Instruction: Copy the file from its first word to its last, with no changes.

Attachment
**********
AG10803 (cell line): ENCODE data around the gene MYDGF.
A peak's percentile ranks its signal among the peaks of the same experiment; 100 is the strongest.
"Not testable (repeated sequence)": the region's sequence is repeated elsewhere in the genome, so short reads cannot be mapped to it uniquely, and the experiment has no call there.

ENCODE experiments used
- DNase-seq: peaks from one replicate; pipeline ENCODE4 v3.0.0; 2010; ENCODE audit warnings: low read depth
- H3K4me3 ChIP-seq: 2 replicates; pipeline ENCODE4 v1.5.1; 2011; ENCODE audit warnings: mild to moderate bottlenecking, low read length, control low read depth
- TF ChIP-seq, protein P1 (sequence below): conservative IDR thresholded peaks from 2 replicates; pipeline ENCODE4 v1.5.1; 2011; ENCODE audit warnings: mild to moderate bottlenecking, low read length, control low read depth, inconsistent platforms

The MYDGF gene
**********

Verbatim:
AG10803 (cell line): ENCODE data around the gene MYDGF.
A peak's percentile ranks its signal among the peaks of the same experiment; 100 is the strongest.
"Not testable (repeated sequence)": the region's sequence is repeated elsewhere in the genome, so short reads cannot be mapped to it uniquely, and the experiment has no call there.

ENCODE experiments used
- DNase-seq: peaks from one replicate; pipeline ENCODE4 v3.0.0; 2010; ENCODE audit warnings: low read depth
- H3K4me3 ChIP-seq: 2 replicates; pipeline ENCODE4 v1.5.1; 2011; ENCODE audit warnings: mild to moderate bottlenecking, low read length, control low read depth
- TF ChIP-seq, protein P1 (sequence below): conservative IDR thresholded peaks from 2 replicates; pipeline ENCODE4 v1.5.1; 2011; ENCODE audit warnings: mild to moderate bottlenecking, low read length, control low read depth, inconsistent platforms

The MYDGF gene